Camp Hill, PA Train Wreck, Jul 1856

Etching of the Disaster CAMP HILL PA WRECK 1856


Sixty Killed - One Hundred Wounded !!

From the Philadelphia Daily News, July 18.
We take up our pen to record the most calamitous Railroad disaster that it has ever been our lot to write of. In all our professional career, not a short one, we have never witnessed anything so truly heart-rending --- so calculated to draw tears from the eyes of the most cold and indifferent. There is something in the suffering of the young, that seldom fails to fill us with painful emotions, and when superadded to their groans and cries, the eye rests upon the inanimate forms of others lying in the embrace of death, their bodies mangled and bleeding, few can withstand so severe a tax upon human fortitude.

The calamity we are about to picture, took place a few minutes after six o'clock, yesterday morning, on the North Pennsylvania Railroad, at a spot called "Camp Hill," thirteen miles from the City, where there is a curve sufficiently short to shut out from the view approaching trains.

At about five o'clock, a train composed of ten cars, containing the scholars and teachers of the Roman Catholic Church of St. Michael, located in the district of Kensington, together with a number of male and female friends, left the Station at Second and Master streets, to proceed to Fort Washington, where they designed to spend the day in healthful sports and pastimes. Many a heart beat with pleasure in anticipation of enjoying a season of unalloyed happiness, which was soon to cease to beat forever, and many a face was wreathed in smiles that was soon to give expression to the severest pain and anguish.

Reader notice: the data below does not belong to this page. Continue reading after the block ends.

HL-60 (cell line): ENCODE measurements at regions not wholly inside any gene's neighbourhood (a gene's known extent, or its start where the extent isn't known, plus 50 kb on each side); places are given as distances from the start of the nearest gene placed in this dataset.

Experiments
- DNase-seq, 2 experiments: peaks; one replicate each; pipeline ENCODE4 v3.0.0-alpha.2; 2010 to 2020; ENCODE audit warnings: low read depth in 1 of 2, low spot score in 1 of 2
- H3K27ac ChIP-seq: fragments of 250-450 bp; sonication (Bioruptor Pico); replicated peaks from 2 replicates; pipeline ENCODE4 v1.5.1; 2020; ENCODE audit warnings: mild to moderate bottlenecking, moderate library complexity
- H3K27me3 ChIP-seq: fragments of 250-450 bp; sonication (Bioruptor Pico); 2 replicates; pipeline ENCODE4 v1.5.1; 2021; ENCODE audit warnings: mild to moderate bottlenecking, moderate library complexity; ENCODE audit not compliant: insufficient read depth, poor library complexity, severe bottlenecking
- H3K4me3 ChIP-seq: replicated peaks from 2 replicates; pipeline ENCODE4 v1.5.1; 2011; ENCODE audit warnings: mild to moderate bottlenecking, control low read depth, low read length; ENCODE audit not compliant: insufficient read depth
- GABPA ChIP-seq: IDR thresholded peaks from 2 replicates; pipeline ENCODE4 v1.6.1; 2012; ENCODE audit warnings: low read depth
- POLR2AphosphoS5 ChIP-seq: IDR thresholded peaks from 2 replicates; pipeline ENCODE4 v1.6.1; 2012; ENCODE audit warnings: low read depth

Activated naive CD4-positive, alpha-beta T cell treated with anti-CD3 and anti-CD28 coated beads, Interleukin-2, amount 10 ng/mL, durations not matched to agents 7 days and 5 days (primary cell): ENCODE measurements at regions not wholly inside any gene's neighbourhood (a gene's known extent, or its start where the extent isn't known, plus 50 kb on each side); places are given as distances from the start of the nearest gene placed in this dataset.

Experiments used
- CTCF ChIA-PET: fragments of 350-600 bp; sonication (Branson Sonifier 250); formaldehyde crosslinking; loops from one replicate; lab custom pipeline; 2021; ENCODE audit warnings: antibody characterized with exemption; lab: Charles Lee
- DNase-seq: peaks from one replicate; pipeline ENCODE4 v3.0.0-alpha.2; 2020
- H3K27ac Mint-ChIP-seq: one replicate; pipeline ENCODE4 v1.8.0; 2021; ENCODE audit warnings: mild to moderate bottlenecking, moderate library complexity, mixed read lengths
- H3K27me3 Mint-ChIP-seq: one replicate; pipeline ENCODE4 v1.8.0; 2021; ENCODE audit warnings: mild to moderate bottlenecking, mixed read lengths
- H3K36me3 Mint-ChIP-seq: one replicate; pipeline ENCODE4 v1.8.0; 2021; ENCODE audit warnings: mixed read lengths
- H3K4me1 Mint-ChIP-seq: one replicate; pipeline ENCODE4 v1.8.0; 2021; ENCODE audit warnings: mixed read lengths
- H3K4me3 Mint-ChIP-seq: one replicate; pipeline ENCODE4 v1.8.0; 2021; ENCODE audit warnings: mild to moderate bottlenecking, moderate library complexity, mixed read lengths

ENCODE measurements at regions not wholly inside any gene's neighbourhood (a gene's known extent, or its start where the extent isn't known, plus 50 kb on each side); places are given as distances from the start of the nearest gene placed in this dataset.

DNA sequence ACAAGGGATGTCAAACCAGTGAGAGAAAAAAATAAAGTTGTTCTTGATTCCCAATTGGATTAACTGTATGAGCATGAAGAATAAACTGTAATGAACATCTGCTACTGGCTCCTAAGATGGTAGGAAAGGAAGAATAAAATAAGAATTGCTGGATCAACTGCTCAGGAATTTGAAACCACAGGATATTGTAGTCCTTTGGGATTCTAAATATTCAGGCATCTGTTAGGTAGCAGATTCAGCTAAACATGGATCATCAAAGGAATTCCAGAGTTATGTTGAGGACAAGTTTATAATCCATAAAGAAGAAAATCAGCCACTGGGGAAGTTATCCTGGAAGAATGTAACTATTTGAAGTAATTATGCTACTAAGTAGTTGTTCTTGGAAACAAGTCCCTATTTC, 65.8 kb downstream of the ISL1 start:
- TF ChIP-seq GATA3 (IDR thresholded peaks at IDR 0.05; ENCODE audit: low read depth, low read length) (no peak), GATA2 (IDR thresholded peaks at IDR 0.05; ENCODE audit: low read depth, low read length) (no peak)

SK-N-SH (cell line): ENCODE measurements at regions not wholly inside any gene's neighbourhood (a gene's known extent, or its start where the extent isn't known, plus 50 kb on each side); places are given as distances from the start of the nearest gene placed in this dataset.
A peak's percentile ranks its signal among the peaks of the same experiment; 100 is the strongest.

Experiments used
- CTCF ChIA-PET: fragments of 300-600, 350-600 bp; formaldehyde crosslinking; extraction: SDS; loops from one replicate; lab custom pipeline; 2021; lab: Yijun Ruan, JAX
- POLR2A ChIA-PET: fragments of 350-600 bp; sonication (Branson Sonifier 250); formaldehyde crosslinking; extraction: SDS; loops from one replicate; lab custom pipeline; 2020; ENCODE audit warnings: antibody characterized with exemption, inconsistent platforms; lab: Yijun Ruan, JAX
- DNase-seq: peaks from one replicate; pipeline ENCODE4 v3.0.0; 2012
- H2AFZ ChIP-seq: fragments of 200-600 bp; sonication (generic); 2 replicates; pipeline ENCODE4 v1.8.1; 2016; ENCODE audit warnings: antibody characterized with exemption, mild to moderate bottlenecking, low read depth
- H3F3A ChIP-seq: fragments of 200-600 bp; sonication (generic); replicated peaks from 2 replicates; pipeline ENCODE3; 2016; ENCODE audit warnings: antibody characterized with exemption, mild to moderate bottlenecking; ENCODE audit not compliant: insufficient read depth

The company numbered, according to the best information we could get, about eight hundred, the cars holding when crowded, some eighty passengers each, counting old and young.

On the way out, the train being an unusually long one for the road, it was delayed about half an hour, and was so long that the conductor in charge of the regular down train, which leaves Gwynedd at 6 o'clock, concluded to go on.

Just after rounding the curve at "Camp Hill," the excursion train ran into the down train, which was either proceeding very cautiously, or was at a complete stand, and the effect was frightful in the extreme. The force of the collision was so great, that the cars of the excursion train were driven on top of each other, and to add to the calamity, were set on fire. Men, women and children were jammed, bruised, cut, and crushed to death, while hundreds (and this is no exaggeration) were wounded, some so terribly as to render recovery exceedingly doubtful. Many will lose an arm or leg, if they survive, and not a few both.

So wide spread was the destruction, and so appalling the catastrophe, that it was some time before sufficient force could be collected to render any assistance to the wounded, whose sufferings, amid the broken timbers and the spreading fire, may be imagined but not described.

The calamity took place at a point where there is no shade, and no house easy of access, and as the sun rose upon the scene, the condition of the wounded became more and more terrible.
As the news of the collision spread the surrounding neighbors from Chestnut Hill, Gwynedd and other localities gathered, and did all that was possible for the wounded.

The railroad officers were early apprised of the affair, and despatched[sic] an extra train to the scene. One of the cars contained mattrasses[sic] for the wounded. The delay necessarily attendant upon the removal of these, made it nearly eleven o'clock before any of them were received at the Shackamaxon Station. Here everything had been provided for the prompt dressing of their wounds and alleviation of their pain, as far as possible.

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